Sharing an identical powertrain layout as its related Volkswagen Group platform-mates mechanically, the TT utilizes a transversely mounted internal combustion engine, with either front-wheel drive, or quattro on-demand four-wheel drive. Initially it was available with a 1.8 liter inline four-cylinder 20-valve turbocharged engine in two states of DIN-rated power outputs; 178 hp and 222 hp. All of these engine share the identical fundamental design, however the 166 kW version features a larger K04 turbocharger, an additional intercooler on the right side, forged connecting rods, a dual tailpipe exhaust and several other internals; which were designed to accommodate the increase in turbo boost; from around 10 lbs per square inch to 15 lbs per square inch. Branded as Quattro ; Haldex Traction enabled four wheel drive which was optional on the 180 engine, and was standard on the more powerful 225 version.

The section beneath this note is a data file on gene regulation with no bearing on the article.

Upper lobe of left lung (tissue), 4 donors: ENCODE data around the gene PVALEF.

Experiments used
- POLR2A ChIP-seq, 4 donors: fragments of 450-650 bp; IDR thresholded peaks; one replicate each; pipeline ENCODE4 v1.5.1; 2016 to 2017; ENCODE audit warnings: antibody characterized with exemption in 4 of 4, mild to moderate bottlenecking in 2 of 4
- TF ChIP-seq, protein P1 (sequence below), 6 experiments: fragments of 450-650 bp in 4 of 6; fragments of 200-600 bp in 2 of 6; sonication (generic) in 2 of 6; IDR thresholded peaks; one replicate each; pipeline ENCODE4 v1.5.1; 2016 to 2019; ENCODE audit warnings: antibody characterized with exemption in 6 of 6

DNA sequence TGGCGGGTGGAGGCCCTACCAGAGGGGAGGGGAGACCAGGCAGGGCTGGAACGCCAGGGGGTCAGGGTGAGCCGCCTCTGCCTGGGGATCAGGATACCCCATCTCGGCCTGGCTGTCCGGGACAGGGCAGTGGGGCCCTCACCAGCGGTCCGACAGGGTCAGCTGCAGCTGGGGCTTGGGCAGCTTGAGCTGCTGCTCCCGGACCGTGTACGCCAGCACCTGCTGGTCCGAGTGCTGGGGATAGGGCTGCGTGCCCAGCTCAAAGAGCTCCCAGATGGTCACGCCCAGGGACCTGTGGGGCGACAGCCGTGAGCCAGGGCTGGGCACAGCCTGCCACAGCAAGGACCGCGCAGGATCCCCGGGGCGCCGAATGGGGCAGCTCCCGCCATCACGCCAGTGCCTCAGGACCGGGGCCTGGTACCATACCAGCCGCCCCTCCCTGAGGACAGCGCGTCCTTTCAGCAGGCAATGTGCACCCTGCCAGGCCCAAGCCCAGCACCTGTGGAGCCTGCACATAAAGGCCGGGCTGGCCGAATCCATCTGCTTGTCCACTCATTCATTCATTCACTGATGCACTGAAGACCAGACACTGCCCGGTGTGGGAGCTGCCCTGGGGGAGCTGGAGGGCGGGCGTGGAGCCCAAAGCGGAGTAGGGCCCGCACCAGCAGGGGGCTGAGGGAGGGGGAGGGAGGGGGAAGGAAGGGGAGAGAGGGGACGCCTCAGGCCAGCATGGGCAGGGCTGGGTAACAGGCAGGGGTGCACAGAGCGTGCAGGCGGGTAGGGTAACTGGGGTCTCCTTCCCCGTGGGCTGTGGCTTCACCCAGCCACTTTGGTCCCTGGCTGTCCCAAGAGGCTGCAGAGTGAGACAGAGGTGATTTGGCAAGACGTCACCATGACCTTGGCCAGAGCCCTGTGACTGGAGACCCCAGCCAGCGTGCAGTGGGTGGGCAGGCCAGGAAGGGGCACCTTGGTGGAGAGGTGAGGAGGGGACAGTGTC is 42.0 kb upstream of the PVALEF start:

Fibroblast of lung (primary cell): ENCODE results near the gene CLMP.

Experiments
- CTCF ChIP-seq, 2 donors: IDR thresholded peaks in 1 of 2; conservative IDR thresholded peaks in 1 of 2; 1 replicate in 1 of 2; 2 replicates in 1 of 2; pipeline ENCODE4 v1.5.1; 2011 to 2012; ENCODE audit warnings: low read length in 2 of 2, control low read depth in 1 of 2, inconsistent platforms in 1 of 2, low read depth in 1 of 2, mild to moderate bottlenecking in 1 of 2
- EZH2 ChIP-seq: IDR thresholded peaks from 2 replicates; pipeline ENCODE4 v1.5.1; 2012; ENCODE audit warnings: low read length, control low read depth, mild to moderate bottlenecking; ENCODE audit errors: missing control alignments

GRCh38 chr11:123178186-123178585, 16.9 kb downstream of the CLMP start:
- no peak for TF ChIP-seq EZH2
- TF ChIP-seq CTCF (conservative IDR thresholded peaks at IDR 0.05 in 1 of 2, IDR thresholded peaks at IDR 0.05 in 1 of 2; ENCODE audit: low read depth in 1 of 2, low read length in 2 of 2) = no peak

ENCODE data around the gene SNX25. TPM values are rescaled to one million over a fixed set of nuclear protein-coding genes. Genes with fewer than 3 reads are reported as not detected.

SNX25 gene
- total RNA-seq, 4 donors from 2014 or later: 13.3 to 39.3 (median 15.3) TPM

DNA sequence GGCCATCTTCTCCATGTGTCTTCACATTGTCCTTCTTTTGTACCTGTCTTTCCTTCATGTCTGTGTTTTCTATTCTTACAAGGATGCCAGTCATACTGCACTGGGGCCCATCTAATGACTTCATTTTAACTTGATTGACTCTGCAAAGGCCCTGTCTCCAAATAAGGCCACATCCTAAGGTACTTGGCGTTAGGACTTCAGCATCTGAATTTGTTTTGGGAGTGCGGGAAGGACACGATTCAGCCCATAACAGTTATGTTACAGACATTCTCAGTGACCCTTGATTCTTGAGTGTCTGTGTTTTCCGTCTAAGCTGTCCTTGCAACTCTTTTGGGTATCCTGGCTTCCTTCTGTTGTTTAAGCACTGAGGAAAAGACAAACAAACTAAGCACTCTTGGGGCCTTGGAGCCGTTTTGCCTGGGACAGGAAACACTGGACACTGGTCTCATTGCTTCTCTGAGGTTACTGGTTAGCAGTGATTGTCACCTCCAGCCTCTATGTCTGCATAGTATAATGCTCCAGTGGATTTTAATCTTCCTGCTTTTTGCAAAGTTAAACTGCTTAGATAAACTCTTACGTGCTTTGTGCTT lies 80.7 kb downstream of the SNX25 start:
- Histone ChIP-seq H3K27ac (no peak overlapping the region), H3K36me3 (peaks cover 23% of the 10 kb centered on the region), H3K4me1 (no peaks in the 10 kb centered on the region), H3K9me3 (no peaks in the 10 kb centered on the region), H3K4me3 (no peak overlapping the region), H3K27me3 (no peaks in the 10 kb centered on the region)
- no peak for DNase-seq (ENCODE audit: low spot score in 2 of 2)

In early 2003 the original four cylinder engine range was integrated with a 184 kilowatts 3.2 liter VR6 engine, which came standard with the Quattro four-wheel drive system. The following July, a new six-speed dual clutch transmission called the Direct-Shift Gearbox which improved acceleration through much reduced shift times, was available, along with a stiffer suspension.